Entraide et Fraternité / Broederlijk Delen
Entraide et Fraternité / Broederlijk Delen - History
-1970-1971, Belgium: EF/BD launches two sister organizations to eradicate poverty and exclusion within Belgian society. Welzijnszorg is for the Flemish; Action Vivre Ensemble, for the Walloon and the German-speaking communities. As with EF/BD, these NGOs organize awareness and funding campaigns during the period of Advent with the support of the Conference of the Catholic Bishops of Belgium and famous people like the Brazilian archbishop Hélder Câmara.
-1972, Tanzania: EF/BD supports the socialist villagization policy (ujamaa) that promotes collective farming in tandem with the nationalization of banks and industry under the aegis of President Julius Nyerere.
-1973, Belgium: During Lent, EF/BD commences a three branches operation (“Opération Trois Troncs”) that seeks to finance development projects, sensitize people to development problems, and support liberation movements. In the next two years, these three branches get respectively 50%, 30% and 20% of the funds collected by the NGO. Yet the support for armed liberation movements seems to condone the use of violence and is consequently criticized by the Catholic Paper La Libre Belgique and some parishes.
-1974, Belgium: Despite its progressive stance, EF/BD remains close to the church and starts organizing annual discussions about faith and development, first with abbot Barthélemy Tchuem from Cameroon.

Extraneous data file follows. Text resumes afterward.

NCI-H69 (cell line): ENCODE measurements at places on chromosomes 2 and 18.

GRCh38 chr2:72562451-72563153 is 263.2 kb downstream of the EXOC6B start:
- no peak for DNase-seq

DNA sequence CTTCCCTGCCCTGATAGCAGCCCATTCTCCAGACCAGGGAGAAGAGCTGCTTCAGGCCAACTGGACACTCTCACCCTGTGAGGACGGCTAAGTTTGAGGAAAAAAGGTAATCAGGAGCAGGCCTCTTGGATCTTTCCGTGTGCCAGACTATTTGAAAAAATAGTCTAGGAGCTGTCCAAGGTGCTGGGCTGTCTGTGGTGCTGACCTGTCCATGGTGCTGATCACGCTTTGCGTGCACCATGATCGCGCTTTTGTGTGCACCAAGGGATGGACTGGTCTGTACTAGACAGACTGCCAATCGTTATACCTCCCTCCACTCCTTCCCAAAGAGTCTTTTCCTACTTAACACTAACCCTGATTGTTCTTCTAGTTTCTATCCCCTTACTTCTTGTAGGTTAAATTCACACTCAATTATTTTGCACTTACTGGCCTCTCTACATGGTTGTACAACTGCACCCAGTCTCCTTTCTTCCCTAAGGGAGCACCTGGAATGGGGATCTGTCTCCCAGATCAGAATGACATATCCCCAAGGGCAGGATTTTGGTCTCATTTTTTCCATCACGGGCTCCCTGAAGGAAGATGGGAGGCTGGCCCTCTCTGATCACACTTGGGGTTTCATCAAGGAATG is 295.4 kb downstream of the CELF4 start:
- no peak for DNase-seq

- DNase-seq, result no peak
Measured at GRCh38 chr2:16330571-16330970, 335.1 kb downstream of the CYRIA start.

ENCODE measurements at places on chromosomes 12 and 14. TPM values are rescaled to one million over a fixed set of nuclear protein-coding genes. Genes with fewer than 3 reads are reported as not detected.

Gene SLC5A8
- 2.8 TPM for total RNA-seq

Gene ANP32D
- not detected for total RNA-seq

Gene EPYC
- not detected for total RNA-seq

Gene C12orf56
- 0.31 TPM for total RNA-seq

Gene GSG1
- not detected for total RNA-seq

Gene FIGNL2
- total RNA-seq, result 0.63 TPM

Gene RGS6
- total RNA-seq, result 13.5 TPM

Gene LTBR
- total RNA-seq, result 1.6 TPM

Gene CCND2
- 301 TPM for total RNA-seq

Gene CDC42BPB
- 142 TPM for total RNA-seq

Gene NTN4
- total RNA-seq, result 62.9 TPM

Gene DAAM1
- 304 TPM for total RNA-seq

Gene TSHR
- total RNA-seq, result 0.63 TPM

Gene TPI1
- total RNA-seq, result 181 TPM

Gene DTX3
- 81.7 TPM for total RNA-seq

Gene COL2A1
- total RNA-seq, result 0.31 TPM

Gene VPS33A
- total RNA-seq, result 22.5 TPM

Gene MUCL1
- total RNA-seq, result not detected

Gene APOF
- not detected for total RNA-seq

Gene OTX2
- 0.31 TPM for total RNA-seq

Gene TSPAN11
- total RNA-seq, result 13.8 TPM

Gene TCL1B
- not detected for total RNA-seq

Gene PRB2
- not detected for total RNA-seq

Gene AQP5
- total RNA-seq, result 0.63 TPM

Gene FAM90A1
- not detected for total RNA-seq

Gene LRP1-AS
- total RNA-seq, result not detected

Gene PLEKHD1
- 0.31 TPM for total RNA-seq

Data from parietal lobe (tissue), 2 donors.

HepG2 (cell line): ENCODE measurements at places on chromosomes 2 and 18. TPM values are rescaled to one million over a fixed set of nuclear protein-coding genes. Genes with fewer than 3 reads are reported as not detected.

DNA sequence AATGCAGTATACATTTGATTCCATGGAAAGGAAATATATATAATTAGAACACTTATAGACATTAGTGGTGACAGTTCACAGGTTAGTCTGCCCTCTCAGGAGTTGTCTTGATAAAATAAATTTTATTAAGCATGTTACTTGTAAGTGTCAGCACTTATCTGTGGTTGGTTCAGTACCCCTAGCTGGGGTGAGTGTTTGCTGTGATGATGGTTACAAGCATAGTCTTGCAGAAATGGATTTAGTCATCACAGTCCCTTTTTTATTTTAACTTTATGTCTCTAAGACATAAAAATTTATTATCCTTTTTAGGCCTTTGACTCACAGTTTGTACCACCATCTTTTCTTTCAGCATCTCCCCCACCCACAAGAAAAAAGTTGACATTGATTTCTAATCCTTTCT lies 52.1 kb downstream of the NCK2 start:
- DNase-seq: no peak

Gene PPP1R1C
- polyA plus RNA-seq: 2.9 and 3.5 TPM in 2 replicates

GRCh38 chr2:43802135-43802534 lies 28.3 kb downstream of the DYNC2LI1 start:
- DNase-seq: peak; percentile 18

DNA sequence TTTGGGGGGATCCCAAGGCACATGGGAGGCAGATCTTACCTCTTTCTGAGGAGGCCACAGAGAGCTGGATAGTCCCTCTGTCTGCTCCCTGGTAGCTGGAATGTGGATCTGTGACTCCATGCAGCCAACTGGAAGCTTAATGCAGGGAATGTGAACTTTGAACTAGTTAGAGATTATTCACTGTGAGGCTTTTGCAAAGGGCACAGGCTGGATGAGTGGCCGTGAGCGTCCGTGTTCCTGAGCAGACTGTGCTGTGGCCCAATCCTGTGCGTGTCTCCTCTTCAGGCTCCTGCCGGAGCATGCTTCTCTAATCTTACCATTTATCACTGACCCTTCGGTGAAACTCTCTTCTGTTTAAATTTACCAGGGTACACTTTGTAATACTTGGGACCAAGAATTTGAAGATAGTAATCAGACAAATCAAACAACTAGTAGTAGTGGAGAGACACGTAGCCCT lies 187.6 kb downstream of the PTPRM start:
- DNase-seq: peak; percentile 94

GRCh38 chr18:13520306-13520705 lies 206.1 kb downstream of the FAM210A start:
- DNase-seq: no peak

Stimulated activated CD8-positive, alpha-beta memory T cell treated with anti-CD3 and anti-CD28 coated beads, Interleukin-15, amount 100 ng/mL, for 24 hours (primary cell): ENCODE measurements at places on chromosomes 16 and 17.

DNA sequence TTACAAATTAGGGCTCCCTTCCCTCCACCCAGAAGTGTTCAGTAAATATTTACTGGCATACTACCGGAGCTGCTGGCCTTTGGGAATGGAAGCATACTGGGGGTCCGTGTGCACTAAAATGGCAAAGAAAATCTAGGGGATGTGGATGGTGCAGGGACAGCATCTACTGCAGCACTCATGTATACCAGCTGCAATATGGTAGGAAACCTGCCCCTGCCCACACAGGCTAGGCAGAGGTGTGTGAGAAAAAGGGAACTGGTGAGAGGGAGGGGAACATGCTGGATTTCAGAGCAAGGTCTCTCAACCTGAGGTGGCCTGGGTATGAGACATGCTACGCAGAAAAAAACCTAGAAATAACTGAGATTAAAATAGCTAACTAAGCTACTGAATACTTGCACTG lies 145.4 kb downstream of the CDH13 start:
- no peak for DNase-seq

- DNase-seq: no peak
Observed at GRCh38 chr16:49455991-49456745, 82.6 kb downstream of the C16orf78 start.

-1977, Belgium: EF/BD decides to decentralize its Lent campaign.
-1978-1979, Belgium: EF/BD splits into two NGOs, Broederlijk Delen for the Flemish and Entraide et Fraternité for the French and German-speaking communities. This process, initiated by the Flemish members of EF/BD, follows the federalization of Belgium and puts and an end to internal discussions that proposed to reinforce the autonomy of each constituency within one organization. From then on, the two NGOs will have different targets and programs. Yet they will continue to cooperate within the Catholic platform CIDSE (Coopération Internationale pour le Développement et la Solidarité, formerly known as Coopération Internationale pour le Développement Socio-Économique). Moreover, they will both evolve from project-based to development aid organizations that aim to provide structural aid. Their activities will thus morph into sustainable development programs, underpinned by a genuine recognition of the importance of local community participation.